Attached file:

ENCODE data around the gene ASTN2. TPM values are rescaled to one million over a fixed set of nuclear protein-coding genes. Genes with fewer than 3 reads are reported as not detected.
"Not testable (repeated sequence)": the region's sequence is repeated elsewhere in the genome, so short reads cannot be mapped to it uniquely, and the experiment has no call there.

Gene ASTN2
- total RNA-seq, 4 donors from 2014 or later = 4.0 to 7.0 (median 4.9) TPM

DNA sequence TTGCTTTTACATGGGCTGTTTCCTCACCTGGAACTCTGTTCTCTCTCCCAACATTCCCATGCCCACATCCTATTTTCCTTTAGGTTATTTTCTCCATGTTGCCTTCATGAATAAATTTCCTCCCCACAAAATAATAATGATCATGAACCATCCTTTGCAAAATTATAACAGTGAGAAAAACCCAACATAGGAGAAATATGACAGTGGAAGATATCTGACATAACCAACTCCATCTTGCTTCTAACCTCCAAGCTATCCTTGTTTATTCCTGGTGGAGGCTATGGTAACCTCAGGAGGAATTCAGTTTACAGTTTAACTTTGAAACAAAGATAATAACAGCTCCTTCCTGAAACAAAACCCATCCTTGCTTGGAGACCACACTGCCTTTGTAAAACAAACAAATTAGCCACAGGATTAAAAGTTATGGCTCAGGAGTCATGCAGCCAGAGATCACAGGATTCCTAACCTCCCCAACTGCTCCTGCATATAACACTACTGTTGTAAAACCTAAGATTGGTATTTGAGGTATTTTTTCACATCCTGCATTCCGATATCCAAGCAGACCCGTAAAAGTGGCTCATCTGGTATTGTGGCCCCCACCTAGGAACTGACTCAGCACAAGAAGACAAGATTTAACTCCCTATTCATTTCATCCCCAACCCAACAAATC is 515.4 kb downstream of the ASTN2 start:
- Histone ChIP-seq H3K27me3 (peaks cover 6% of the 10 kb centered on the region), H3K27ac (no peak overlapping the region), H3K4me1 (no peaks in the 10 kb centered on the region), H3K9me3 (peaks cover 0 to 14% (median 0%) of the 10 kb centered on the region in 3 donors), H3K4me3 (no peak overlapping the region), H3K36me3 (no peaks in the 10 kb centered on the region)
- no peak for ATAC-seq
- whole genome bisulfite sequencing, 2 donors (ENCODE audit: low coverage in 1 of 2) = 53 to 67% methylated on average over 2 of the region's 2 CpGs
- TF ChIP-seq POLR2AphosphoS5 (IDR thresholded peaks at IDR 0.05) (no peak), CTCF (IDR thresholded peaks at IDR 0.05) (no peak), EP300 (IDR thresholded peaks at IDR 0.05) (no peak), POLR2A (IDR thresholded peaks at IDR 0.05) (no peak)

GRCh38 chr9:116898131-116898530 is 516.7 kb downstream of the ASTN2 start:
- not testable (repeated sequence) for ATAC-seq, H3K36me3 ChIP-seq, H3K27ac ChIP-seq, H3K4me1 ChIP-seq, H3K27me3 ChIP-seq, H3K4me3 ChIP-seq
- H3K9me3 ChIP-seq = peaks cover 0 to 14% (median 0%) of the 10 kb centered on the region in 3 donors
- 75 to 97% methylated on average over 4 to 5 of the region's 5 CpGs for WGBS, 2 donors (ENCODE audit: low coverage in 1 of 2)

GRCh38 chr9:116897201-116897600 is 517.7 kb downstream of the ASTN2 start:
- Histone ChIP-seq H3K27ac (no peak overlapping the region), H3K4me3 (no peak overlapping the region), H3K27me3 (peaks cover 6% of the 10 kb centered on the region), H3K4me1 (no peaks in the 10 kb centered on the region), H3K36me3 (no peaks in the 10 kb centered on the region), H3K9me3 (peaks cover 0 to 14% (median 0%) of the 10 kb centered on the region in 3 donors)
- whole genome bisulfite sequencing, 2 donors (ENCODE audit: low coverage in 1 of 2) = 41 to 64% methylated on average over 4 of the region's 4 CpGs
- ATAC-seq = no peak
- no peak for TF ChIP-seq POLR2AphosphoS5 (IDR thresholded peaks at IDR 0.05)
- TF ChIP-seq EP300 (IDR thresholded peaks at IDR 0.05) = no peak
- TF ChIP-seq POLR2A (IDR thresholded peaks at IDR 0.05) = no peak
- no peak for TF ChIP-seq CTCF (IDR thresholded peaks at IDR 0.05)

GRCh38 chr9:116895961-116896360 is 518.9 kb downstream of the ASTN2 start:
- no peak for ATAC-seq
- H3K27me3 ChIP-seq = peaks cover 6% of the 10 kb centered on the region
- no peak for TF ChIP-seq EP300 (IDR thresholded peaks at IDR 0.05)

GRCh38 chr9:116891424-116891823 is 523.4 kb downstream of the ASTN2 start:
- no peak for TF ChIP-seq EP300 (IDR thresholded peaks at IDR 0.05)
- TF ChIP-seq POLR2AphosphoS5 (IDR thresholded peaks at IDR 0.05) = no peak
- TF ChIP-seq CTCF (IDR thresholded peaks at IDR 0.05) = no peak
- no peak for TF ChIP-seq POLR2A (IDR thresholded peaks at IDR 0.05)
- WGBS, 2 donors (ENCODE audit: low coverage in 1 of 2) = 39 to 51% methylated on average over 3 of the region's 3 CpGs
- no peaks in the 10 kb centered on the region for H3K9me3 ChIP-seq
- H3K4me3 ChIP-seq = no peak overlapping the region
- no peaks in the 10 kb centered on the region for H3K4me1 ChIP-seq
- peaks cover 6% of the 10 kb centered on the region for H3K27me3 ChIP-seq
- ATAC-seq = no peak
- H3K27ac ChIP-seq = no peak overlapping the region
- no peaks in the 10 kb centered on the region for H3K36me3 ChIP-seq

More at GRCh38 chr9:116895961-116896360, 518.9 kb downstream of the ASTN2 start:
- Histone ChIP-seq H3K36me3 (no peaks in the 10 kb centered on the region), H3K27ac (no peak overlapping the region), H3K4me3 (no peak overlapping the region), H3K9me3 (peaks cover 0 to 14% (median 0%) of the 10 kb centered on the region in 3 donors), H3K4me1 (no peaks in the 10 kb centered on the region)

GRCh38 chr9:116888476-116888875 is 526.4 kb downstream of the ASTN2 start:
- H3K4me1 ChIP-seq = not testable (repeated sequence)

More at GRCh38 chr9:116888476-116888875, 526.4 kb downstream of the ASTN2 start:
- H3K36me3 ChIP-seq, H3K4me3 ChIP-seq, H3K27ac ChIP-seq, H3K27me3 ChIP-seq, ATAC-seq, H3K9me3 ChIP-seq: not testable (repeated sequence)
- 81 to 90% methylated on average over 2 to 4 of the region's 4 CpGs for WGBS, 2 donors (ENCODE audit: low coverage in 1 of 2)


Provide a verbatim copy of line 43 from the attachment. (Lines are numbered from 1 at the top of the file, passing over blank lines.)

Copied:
More at GRCh38 chr9:116888476-116888875, 526.4 kb downstream of the ASTN2 start: